Snark: to annoy or irritate

"Snark" has been in English language dictionaries since at least 1906, and Lewis Carroll used the word to describe a mythological animal in his poem, The Hunting of the Snark (1874). Most recently, the word has come to characterize snappish, sarcastic, or mean-spirited comments or actions directed at those who annoy or irritate us.

At first, this blog was just going be a place to gripe, but because it's more satisfying to take action than it is to merely complain, now most of the posts/reposts suggest ways to get involved in solving problems.


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Saturday, September 24, 2011

Stop the Tar Sands Pipeline - What's Next?


What's next in the fight to stop the Keystone XL Pipeline?
There's a lot going in the next few weeks as President Obama nears a decision on the Keystone XL Pipeline.
And after recruiting dozens of CREDO action members to literally get arrested with us, delivering over 200,000 petition signatures to the president, making over 4,000 calls to the White House, and sending 14,000 letters and 30,000 online comments to the State Department — there's no way we're done fighting.
We know you care about stopping this disastrous dirty oil pipeline, so we wanted to let you know about everything that's happening, and how you can help build pressure on the president.
Next week, the State Department is holding public hearings in each of the six states along the proposed Keystone XL route. We're recruiting local CREDO activists to attend and tell the State Department that this pipeline is NOT in our national interest.
We're also organizing nearly 20 meetings at the offices of Representatives whose districts fall in the proposed pipeline route. CREDO activists will ask their Representative to join the call of elected officials like Nebraska's Republican Governor, who sent a letter asking President Obama to reject the pipeline.1
If you live in Montana, South Dakota, Nebraska, Kansas, Oklahoma or Texas, you may have received an email about a hearing or meeting. (If you didn't receive an email about a hearing, it might be a long drive from you, but you can find the event in your state.)
The final State Department hearing will be on October 7th in Washington, DC. Our friends at Tar Sands Action are organizing a rally outside the final hearing, and another big rally on November 6th — one year from the 2012 election — outside the White House.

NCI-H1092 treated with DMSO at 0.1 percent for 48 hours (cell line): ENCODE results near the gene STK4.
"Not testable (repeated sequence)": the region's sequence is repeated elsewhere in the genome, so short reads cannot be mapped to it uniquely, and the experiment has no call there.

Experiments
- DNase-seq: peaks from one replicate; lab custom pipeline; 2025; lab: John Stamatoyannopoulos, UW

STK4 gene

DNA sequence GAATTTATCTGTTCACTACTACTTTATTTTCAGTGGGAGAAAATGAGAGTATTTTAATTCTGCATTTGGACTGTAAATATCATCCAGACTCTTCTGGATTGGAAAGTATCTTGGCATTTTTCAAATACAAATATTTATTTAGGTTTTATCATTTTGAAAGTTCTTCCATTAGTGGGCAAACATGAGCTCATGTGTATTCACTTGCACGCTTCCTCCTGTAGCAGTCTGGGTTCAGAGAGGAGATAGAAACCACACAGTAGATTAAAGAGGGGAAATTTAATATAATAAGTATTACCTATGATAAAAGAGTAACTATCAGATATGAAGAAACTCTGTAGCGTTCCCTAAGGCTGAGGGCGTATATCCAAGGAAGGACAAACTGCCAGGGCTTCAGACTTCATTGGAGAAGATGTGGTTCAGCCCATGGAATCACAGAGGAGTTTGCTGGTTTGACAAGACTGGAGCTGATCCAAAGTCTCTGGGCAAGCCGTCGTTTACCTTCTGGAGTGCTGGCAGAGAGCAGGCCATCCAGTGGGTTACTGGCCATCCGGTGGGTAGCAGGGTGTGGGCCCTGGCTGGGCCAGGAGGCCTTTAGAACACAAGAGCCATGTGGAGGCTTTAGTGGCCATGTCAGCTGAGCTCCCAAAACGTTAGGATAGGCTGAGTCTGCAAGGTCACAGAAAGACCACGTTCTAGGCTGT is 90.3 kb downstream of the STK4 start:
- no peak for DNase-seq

Until a decision gets made, we'll need your help to escalate pressure at key moments with phone calls to the White House, and actions aimed at the State Department, President Obama, and others who may influence the President's decision. But the bottom line is, this is the president's decision.
As public hearings are ongoing next week, the State Department is also collecting final public comments on whether the pipeline is in our national interest.
These comments are especially important right now, because of major revelations this week about a shockingly cozy relationship between State Department officials and lobbyists for the Canadian pipeline company TransCanada.
On Thursday, our friends at Friends of the Earth published documents they obtained through the Freedom of Information Act request (and a subsequent law suit). These documents include emails from a TransCanada lobbyist named Paul Elliot, who previously served as the Deputy Campaign Manager on Hillary Clinton's 2008 Presidential campaign.2
State Department officials appear to have coached Elliot and other TransCanada staff about how to build their case for approval, and even how to respond to questions and concerns about pipeline safety and environmental impact.
The State Department has a solemn obligation to the people of this country to conduct an impartial evaluation of the impacts of this pipeline. Instead, officials appear to be acting in cahoots with the foreign company they are supposed to be evaluating.
These emails, combined with the woefully inadequate environmental impact statement finalized a few weeks ago despite numerous concerns from the EPA,3 make it abundantly clear that the State Department is putting the interests of TransCanada ahead of our national interest.
Even if the State Department drops the ball, President Obama has no excuse. This final public comment period is an opportunity to send him the message that we expect better from his State Department. And that he still has the opportunity to lead, and reject this pipeline.
We have a lot of work to do in the coming months. Thanks for standing with us against Keystone XL.
Elijah Zarlin, Campaign Manager
CREDO Action from Working Assets

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